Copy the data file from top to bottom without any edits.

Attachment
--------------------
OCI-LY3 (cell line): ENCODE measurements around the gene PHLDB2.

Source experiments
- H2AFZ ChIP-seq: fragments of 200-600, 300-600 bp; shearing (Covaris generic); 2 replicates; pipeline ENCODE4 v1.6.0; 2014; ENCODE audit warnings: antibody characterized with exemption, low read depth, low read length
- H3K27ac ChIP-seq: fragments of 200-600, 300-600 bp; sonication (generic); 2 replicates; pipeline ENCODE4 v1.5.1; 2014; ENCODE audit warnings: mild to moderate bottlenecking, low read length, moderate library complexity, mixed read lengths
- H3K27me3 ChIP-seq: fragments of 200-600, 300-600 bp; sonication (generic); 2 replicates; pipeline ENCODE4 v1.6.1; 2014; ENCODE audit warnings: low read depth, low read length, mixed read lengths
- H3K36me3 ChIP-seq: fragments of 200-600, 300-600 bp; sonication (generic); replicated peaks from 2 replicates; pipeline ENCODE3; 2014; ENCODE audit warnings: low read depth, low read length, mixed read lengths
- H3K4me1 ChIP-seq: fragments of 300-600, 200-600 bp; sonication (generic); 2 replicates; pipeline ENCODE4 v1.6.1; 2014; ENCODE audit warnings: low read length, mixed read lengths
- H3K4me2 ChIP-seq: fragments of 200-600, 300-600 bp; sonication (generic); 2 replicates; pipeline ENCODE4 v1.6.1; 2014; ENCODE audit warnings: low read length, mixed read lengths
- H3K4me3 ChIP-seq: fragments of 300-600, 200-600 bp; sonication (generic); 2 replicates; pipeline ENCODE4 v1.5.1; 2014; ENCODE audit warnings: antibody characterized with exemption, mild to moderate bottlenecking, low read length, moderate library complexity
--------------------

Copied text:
OCI-LY3 (cell line): ENCODE measurements around the gene PHLDB2.

Source experiments
- H2AFZ ChIP-seq: fragments of 200-600, 300-600 bp; shearing (Covaris generic); 2 replicates; pipeline ENCODE4 v1.6.0; 2014; ENCODE audit warnings: antibody characterized with exemption, low read depth, low read length
- H3K27ac ChIP-seq: fragments of 200-600, 300-600 bp; sonication (generic); 2 replicates; pipeline ENCODE4 v1.5.1; 2014; ENCODE audit warnings: mild to moderate bottlenecking, low read length, moderate library complexity, mixed read lengths
- H3K27me3 ChIP-seq: fragments of 200-600, 300-600 bp; sonication (generic); 2 replicates; pipeline ENCODE4 v1.6.1; 2014; ENCODE audit warnings: low read depth, low read length, mixed read lengths
- H3K36me3 ChIP-seq: fragments of 200-600, 300-600 bp; sonication (generic); replicated peaks from 2 replicates; pipeline ENCODE3; 2014; ENCODE audit warnings: low read depth, low read length, mixed read lengths
- H3K4me1 ChIP-seq: fragments of 300-600, 200-600 bp; sonication (generic); 2 replicates; pipeline ENCODE4 v1.6.1; 2014; ENCODE audit warnings: low read length, mixed read lengths
- H3K4me2 ChIP-seq: fragments of 200-600, 300-600 bp; sonication (generic); 2 replicates; pipeline ENCODE4 v1.6.1; 2014; ENCODE audit warnings: low read length, mixed read lengths
- H3K4me3 ChIP-seq: fragments of 300-600, 200-600 bp; sonication (generic); 2 replicates; pipeline ENCODE4 v1.5.1; 2014; ENCODE audit warnings: antibody characterized with exemption, mild to moderate bottlenecking, low read length, moderate library complexity